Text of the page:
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Mishpatim 5773

By: Rav Avigdor Meyerowitz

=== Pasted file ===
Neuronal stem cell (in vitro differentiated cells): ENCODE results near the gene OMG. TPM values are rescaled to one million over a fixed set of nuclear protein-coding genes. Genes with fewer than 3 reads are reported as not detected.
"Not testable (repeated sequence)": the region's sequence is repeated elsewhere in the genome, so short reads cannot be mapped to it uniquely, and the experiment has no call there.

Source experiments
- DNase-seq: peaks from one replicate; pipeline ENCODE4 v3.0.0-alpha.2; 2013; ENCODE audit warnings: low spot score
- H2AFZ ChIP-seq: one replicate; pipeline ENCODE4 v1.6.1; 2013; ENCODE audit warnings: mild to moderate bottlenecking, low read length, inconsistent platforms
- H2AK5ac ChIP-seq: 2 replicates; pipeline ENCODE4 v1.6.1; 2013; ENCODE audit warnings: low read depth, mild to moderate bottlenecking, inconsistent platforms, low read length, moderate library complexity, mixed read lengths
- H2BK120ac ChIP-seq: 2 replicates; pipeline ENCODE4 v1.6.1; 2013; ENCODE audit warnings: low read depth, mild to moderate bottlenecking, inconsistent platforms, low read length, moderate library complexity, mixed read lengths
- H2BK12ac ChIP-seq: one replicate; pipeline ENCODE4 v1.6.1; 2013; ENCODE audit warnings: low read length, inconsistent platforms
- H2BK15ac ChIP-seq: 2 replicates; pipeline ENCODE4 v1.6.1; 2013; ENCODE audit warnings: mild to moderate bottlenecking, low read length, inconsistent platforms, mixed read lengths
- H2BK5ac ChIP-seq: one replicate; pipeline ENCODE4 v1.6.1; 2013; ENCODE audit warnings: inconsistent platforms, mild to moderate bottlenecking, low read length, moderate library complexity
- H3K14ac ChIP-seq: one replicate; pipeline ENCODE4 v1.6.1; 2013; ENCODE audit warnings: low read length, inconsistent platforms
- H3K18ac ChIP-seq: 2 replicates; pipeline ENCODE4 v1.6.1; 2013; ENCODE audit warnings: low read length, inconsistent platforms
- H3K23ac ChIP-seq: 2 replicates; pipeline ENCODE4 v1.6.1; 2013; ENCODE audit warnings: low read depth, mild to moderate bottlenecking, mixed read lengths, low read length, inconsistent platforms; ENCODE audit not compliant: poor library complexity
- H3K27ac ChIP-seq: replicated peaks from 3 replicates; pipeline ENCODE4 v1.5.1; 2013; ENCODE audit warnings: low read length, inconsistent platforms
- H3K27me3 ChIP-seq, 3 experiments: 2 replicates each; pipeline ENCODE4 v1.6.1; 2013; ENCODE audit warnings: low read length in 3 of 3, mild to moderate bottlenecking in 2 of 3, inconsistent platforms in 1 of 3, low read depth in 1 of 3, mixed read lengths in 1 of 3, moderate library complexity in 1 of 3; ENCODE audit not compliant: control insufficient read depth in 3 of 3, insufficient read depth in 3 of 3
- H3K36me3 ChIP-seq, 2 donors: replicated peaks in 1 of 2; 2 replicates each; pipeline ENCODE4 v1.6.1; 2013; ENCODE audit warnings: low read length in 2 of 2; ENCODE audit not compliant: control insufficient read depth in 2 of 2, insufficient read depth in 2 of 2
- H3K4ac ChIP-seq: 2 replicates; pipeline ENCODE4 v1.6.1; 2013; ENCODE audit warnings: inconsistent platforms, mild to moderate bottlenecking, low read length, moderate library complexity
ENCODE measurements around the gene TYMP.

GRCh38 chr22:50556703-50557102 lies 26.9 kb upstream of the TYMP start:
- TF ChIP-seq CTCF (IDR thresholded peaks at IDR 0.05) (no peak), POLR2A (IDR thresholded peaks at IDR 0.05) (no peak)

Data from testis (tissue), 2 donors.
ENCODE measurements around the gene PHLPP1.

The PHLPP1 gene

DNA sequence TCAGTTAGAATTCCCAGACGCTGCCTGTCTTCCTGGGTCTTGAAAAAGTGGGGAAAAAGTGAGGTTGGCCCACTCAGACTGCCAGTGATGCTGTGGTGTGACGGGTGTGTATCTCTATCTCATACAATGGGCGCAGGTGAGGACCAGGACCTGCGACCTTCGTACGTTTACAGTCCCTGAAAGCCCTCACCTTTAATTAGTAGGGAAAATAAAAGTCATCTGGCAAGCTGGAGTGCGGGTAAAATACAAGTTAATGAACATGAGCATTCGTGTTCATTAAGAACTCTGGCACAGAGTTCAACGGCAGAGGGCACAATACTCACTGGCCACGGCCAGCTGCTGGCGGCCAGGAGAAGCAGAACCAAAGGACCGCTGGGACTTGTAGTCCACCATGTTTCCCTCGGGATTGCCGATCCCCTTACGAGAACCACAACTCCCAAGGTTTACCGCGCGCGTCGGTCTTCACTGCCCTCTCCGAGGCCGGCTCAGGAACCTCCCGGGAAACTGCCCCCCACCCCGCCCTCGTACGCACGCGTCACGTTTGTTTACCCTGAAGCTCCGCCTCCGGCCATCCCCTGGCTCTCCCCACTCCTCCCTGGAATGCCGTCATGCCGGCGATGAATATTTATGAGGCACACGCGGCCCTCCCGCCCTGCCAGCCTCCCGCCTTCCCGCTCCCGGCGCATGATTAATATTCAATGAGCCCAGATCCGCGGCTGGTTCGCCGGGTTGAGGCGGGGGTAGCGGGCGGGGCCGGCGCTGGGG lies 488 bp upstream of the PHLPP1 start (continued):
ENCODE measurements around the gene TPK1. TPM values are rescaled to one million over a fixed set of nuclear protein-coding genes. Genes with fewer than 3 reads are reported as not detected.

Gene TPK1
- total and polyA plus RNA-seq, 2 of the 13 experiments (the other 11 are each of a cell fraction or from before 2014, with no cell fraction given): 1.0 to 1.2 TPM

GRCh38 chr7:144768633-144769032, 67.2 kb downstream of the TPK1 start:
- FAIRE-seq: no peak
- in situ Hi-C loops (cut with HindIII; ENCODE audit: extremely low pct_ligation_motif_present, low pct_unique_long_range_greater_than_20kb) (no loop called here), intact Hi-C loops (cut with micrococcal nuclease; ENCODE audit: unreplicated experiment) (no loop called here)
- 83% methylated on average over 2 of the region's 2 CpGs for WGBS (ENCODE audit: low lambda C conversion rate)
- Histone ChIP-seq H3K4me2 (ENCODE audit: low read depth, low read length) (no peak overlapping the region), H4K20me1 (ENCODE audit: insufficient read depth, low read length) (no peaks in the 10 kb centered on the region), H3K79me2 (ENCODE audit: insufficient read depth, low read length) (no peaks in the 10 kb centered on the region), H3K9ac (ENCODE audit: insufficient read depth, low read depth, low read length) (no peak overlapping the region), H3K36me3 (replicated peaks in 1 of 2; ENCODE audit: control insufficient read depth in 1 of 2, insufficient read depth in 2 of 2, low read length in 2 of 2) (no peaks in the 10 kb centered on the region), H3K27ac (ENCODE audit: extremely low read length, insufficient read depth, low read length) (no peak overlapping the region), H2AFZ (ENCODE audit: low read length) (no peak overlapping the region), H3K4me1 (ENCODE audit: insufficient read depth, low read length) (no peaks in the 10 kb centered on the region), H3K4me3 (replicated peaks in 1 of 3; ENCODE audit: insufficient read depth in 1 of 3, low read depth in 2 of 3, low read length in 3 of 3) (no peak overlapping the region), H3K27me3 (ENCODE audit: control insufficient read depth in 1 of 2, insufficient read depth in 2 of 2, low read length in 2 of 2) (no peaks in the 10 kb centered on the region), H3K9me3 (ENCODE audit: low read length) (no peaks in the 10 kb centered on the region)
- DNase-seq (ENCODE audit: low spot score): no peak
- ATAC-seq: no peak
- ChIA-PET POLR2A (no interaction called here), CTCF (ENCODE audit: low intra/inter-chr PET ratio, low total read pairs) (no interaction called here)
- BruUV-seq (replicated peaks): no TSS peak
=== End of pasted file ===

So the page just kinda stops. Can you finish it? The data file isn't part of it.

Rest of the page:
"If you want to change big things, you pay attention to small things."[1] "And these are the ordinances that you shall set before them."[2] "And these are the ordinances: Wherever it says, these [in the Torah,] it [(this word) is used to] separate from what has been stated previously. [Where it says,] And these, [it means that] it is adding to what has been previously stated (Tanchuma Mishpatim 3). [Thus] just as what has been previously stated [namely the Ten Commandments,] were from Sinai, these too were from Sinai..."[3] These opening words of Rashi on this week's Parsha seem a bit strange. Surely the laws in Parshat Mishpatim were also given by Hashem to Moshe on Har Sinai.[4] After all, the previous perek has the Ten Commandments, after that Hashem adds a few Mitzvot, and directly afterwards is the start of our parsha, with no break in-between, so surely these Mishpatim were also given on Har Sinai. Furthermore, even if they were not given immediately on Har Sinai, why would that have any bearing on their status as Mitzvot of the Torah?[5] Many have suggested that what Rashi and Chazal were coming to teach us is the importance of the Mishpatim. After the overwhelming experience of Matan Torah and the Ten Commandments, a shaking spiritual event, Hashem immediately gives us the Mishpatim, civil laws, so that we should understand that they are of equal importance as the Ten Commandments. It's often easy to get carried away and inspired by the purely spiritual side of Torah, Limud Torah, Tefilah, Shabbat and Chagim, however the Mishpatim do not seem as "holy" and elevating as all the other Mitzvot Ben Adam Lamakom. Therefore the emphasis of the connection between the two is of such importance. The Abarbanel takes this idea a step further and explains that the laws in Parshat Mishpatim actually fit into the Ten Commandments. The Ten Commandments are in fact a "heading" for the Mitzvot that follow in our Parsha. For example, the following Mitzvot, all fall under the sixth commandment: "You shall not murder."[6] "One who strikes a man so that he dies shall surely be put to death. But one who did not stalk [him], but God brought [it] about into his hand, I will make a place for you to which he shall flee. But if a man plots deliberately against his friend to slay him with cunning, [even] from My altar you shall take him to die. And one who strikes his father or his mother shall surely be put to death." [7] Under the commandment "you shall not steal"[8], the Abarbanel includes all the laws of damages and theft since they are all forms of infringement on another's body or property. The laws of Shmitah according to the Abarbanel are an extension of the fourth commandment regarding Shabbat. Though not all agree with the Abarbanel's approach of fitting all the Mishpatim into the Ten Commandments, the idea is certainly true that the realization of Ma'amd Har Sinai is accomplished by following all the mitzvoth, including and possibly even especially the Mishpatim. On the same line of thought, Rav Moshe Feinstein, explains that this comes to teach us that if a person does not keep the Mitzvot of Parshas Mishpatim that person is in essence denying "I am the Hashem your G-d". "I am the Hashem your G-d" is the theory --- I believe. But the flip side of it is, the practice -- do you cheat in your business, do you steal, do you act deceitfully? If you do, you do not believe in "I am the Hashem your G-d". I would like to suggest though an additional understanding of the Rashi quoted above. Besides the apparent contrast in the nature of the Ten Commandments and the Mishpatim, it seems odd that the Mishpatim were at all a part of Matan Torah. The details and particulars of the Mishpatim are not really relevant to most people and the ones who have to know them and implement them are the judges themselves. In fact, according to Moshe David Cassuto in his commentary on sefer Shmot, that is the reason these laws are called Mishpatim, as they are decided by the Shoftim judges. The question therefore is, why are these Mitzvot a part of the revelation at all? The answer to this question can be found, I think, in the second Rashi of our Parsha: "that you shall set before them: The Holy One, blessed is He, said to Moses: Do not think of saying, I will teach them the chapter or the law two or three times until they know it well, as it was taught, but I will not trouble myself to enable them to understand the reasons for the matter and its explanation. Therefore, it is said: you shall set before them like a table, set [with food] and prepared to eat from, [placed] before someone." [9] Besides the obligation on Moshe Rabbeinu to transmit the Mishpatim over to Bnei Yisrael, he was obligated to explain and reveal to them the reasons behind these Mishpatim as well. The reason for this seems to be that when Bnei Yisrael not only know the dry civil laws, but more importantly the deep ideas behind each and every one of them, this knowledge can affect their whole relationships towards each other, even without necessarily judging or even implementing the Mishpatim. For example, when one understands why the Mishpatim begin with the laws of slaves, one should become sensitive to the Torah's attitude towards the low class citizens in society.[10] Understanding why the Torah says "an eye for an eye" even though a monetary sum is incurred for physical damage caused, teaches us the idea that money does not excuse all wrongdoings. And so the list goes on. An understanding of the Mishpatim is not only important for the Shoftim - judges - but for the whole of Bnei Yisrael who were standing at Ma'amad Har Sinai, and for us as well. In the Zohar and Chasidic works as well, this idea is developed one step further. An understanding of the Mishpatim not only bears on our way of interacting with other people, but even affects the way we relate to Hashem and even to ourselves. In the words of the Sfat Emet who says: "Bevadai yecholim lilmod mi'eileh ha'mishpatim derachim hatzrichim la'avodat ha'boreh yitbarach" "certainly we can learn from 'these are the mishpatim' ways of serving Hashem". The Sfat Emet on the parsha in fact takes certain laws and metaphorically applies them to reveal ways of dealing with oneself and also relating to Hashem. In this light it is interesting take note of an important observation of the Ramban on the Parsha. The torah says: "And one who strikes his father or his mother shall surely be put to death. And whoever kidnaps a man, and he is found in his possession, shall surely be put to death. And one who curses his father or his mother shall surely be put to death".[11] The Ramban, in his commentary, explains why the Pasuk interrupts the punishment of offence towards parents with the punishment of kidnapping. The Ramban explains that the reason is because the punishment for striking one's parents is "chenek" strangulation, which is the same punishment for kidnapping, whereas the punishment for cursing one's parents is "skilah" stoning. Therefore the first two offences are listed together and only afterwards the third offence since its punishment is different. The obvious question though is, why is the offence of cursing ones parents "skilah" stoning, yet the punishment for striking is "chenek" strangulation, which is considered a lighter punishment? To this the Ramban answers: "The reason why He was more severe as to the manner of death of one who curses his mother or father than as to the manner of death of one who smites them, is because the sin of cursing is more common, for when the fool gets angry he frets himself and curses by his king, and father and mother the whole day, and a crime that is frequently committed needs a greater punishment than one rarely committed even though it is more severe." This comment of the Ramban is not only an extremely interesting insight into the nature of punishment and prevention of crime in society, but I think it should also have bearing on us even on an individual level. The lesson to be learned is that often the ignoring of the small issues and paying attention only to the big and grander is not correct. On the contrary, paying attention to the small, simple and everyday issues is what ultimately produces the grander. Indeed also the Mishpatim were given to everyone at Ma'amad Har Sinai, for ultimately we are all judges, if not of others, certainly of ourselves. Shabbat Shalom Rav Avigdor